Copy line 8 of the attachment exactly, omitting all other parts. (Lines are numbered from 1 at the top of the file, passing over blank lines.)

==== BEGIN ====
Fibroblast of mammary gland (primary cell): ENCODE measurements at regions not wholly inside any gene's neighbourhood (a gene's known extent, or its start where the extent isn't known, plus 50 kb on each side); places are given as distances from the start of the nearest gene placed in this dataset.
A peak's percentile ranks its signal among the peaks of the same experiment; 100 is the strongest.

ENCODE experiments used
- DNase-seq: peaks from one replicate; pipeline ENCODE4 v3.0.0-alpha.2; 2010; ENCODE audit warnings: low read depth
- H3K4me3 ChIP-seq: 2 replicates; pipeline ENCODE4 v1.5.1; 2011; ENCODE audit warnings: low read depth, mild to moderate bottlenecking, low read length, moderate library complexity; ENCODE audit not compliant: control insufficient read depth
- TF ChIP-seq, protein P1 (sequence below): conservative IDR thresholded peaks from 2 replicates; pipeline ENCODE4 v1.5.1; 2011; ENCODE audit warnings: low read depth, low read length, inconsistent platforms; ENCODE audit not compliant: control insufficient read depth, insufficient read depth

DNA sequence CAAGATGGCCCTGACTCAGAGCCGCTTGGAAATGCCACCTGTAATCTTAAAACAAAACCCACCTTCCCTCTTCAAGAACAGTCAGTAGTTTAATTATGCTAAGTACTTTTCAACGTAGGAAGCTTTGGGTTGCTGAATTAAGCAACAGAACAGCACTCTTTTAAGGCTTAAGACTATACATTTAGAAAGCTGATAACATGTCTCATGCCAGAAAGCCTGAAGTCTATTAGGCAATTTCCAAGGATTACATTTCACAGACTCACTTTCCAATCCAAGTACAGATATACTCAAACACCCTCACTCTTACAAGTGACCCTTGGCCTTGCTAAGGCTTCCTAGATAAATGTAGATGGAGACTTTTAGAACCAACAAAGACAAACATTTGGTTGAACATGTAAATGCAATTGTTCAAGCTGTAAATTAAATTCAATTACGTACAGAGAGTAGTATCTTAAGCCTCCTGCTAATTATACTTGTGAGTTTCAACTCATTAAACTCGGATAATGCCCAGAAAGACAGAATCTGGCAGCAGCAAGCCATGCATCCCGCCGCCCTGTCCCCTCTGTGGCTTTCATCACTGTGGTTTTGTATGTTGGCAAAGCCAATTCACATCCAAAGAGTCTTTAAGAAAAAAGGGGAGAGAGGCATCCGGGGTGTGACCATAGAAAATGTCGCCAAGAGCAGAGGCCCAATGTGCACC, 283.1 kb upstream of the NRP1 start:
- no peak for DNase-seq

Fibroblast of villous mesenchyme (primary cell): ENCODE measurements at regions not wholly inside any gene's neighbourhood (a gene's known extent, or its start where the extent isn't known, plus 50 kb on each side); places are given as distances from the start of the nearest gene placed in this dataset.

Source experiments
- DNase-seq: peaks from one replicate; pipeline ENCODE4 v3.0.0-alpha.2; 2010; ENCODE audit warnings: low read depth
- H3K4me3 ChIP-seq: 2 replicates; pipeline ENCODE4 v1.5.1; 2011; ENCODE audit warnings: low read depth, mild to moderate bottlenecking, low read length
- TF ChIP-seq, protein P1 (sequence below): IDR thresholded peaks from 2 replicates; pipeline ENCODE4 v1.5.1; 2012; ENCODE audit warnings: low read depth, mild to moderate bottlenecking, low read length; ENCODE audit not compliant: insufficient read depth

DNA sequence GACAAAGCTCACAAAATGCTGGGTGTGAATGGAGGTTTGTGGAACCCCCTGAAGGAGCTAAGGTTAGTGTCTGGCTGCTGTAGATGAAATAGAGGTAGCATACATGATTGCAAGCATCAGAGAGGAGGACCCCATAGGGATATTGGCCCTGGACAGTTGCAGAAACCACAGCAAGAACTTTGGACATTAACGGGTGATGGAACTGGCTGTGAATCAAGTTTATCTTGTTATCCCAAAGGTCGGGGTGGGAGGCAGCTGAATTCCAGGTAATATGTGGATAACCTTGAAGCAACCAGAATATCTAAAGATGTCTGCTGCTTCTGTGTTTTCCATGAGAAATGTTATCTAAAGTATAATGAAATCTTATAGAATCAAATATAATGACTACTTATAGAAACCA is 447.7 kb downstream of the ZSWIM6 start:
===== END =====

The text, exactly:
- no peak for DNase-seq